Health Insurance: Know Your Medicare Rights

Learn How to Appeal a Medicare Decision or File a Complaint

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Note: This article about your Medicare rights is based on content accessed from Medicare & You 2010 and information available on the website.

All people with Medicare have certain guaranteed rights and protections, no matter what type of Medicare coverage you have. These rights include the following:

Be treated with dignity and respect at all times.

Be protected from discrimination.

Discrimination is against federal and state laws.

Every organization that works with Medicare must obey the law, including providers paid by Medicare on your behalf. You cannot be treated differently because of your race, color, national origin, disability, age, religion, or sex.

If you think that you have not been treated fairly for any of these reasons, visit the Office for Civil Rights (OCR) at the OCR website.

Have access to a primary care physician, medical specialists, and hospitals.

These providers can be available through Original Medicare or be part of an approved Medicare Advantage provider network.

Have access to resources to get your questions about Medicare answered.

Resources include:

If you are in a Medicare Advantage Plan or Medicare Part D Drug Plan, call your plan’s customer service number.

Get understandable information about Medicare to help you make health care decisions, including:

  • What benefits are covered
  • How much Medicare pays for a medical service or procedure
  • How much you have to pay
  • How to file a complaint or appeal a decision

Learn about all of your treatment choices in a clear explanation that you understand; and participate in the decisions made about your care.

You have the right to participate completely in all decisions about your health care. If you can’t fully participate, ask family members, friends, or anyone you trust to help you make a decision about what treatment is right for you.

This also includes your right to get health care services in a language you understand and in a culturally-sensitive way.

Get emergency care when and where you need it.

If your health is in danger because you have an injury, sudden illness, or an illness gets much worse, call 911. You can get emergency care anywhere in the United States.

Original Medicare does not pay for any medical services, including emergencies, if you are out of the country. You should purchase travel health insurance if you are planning a trip to Canada, Mexico, or overseas.

If you have a Medicare Advantage Plan, your plan materials describe how to get emergency care. You don’t need to get permission from your primary care doctor before you get emergency care. If you get emergency care, you will have to pay your share of the cost, such as a co-payment or coinsurance.

Your plan should then pay its share of the bill. If your plan does not pay its share for your emergency care, you have the right to appeal.

Have your personal and health information kept private.

To find out about your Medicare privacy rights, you can do the following:

  • For Original Medicare, see the Notice of Privacy Practices for Original Medicare. You can view this notice in the Medicare and You handbook you received in the mail. To view this information online, see Medicare and You 2010 on the Medicare website.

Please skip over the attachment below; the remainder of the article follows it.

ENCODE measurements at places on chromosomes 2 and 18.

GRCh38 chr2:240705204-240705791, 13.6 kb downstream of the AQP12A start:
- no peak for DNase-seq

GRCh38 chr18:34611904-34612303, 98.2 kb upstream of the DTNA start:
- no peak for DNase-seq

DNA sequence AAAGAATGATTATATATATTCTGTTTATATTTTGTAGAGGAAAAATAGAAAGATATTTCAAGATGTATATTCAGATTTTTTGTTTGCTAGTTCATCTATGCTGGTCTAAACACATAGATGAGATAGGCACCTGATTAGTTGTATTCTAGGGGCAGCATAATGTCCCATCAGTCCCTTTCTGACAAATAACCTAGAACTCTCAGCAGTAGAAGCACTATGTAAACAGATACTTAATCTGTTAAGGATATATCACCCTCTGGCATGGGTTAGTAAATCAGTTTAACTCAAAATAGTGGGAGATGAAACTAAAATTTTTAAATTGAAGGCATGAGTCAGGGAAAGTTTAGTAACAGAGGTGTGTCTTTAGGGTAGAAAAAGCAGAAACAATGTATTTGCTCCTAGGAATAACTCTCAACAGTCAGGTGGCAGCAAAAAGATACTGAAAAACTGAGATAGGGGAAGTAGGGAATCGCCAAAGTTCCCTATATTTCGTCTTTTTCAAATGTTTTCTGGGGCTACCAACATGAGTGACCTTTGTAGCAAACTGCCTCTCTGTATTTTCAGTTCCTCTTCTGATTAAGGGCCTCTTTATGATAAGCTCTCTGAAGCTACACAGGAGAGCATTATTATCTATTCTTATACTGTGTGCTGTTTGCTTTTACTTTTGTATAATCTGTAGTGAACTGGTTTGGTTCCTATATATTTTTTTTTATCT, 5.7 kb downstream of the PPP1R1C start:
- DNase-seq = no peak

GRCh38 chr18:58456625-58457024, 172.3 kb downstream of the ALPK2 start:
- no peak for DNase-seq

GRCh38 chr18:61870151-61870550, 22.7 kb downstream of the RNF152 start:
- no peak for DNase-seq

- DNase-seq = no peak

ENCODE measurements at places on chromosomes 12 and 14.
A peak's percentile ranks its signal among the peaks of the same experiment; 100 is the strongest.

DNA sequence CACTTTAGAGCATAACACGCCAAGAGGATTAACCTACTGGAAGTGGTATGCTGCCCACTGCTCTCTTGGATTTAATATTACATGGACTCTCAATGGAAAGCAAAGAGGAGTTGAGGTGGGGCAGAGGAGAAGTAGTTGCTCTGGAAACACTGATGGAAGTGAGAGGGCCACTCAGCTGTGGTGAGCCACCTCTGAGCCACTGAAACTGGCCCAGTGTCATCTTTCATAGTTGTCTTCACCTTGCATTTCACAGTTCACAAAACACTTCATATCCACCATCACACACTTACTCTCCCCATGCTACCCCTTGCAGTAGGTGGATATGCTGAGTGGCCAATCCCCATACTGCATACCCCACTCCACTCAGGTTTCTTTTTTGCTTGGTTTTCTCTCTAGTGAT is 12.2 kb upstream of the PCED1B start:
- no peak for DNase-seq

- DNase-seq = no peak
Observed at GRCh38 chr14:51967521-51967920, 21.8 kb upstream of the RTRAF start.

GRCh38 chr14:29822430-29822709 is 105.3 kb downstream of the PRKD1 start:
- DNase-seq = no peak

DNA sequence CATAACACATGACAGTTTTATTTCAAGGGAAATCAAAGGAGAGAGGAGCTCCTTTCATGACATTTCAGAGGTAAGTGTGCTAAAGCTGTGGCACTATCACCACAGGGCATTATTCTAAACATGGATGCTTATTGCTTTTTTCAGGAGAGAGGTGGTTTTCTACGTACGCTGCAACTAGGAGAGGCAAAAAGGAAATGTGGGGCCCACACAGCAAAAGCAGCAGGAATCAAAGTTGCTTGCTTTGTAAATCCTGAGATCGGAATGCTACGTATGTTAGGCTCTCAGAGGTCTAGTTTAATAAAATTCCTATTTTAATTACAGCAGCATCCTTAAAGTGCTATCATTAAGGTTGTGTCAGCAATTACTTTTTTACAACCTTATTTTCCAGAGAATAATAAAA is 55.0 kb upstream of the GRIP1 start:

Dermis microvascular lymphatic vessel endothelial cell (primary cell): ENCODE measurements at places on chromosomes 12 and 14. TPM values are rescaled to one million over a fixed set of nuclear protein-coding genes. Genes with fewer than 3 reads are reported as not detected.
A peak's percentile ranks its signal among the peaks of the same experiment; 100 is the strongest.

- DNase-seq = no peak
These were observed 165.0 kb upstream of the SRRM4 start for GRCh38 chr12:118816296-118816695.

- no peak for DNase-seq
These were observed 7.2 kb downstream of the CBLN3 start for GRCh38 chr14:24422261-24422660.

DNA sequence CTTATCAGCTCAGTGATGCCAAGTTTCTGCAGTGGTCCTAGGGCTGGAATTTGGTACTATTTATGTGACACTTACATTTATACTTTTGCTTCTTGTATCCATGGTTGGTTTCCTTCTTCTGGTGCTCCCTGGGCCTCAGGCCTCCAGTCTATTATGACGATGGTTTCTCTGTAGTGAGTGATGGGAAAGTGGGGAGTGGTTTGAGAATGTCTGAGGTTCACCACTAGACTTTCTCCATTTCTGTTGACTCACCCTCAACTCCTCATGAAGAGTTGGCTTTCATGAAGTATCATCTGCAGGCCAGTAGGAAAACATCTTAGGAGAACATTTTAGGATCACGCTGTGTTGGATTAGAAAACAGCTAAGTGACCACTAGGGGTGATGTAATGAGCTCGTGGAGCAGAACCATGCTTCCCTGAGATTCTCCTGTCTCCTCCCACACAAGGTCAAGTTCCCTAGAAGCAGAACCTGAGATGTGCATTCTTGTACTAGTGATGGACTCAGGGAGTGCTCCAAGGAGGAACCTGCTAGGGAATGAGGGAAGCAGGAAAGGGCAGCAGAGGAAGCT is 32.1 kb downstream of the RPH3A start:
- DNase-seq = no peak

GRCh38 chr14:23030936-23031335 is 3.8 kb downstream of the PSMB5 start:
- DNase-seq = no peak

• For a Medicare Advantage Plan or a Medicare Part D Drug Plan, read the benefit book sent to you by the plan.

File a complaint, including complaints about the quality of care you received.

You can file a complaint about Medicare payment issues, other concerns or problems you have in getting health care, and the quality of the your health care.

If you are concerned about the quality of the care you get from any health care provider (including your doctor), you have a right to file a complaint or grievance. If you have Original Medicare, contact the Quality Improvement Organization (QIO) in your state to file a complaint. 

A Doctor Mike Definition: A QIO is a group of practicing doctors and other health care experts paid by the Federal government to check and improve the care given to people with Medicare.

If you have a Medicare Advantage Plan, call your plan to complain or contact your state’s QIO.

Have a payment claim filed with Medicare.

Even if your doctor or another health care provider says that Medicare won’t pay for a certain item or service, you have a right to have the provider file the claim with Medicare. After the claim is filed, you will get a notice from Medicare letting you know what it will and won’t cover. This information might be different from what your provider said. You have a right to appeal the decision Medicare makes about whether or not to pay your claim, and how much you are required pay.

It is important to know your Medicare appeal rights. If you disagree with Medicare’s decision about your claims or services, you have the right to appeal. The following resources provide information about the Medicare appeal process:

If you have a Medicare Advantage Plan or a Medicare Part D Drug Plan, read your plan materials for instructions on the appeal process.

A Tip from Medicare: If you need help filing an appeal, you can appoint a representative like a family member, friend, advocate, attorney, doctor, or someone else to act on your behalf. There are two ways you can do this:

  1. Fill out an Appointment of a Representative form available on the Medicare website.
  2. Submit a letter signed and dated by you and the person helping you. Your letter must include the same information as the "Appointment of Representative" form. You must send the form or letter with your appeal request.

It is a good idea to make a copy of the form or letter before you send it.

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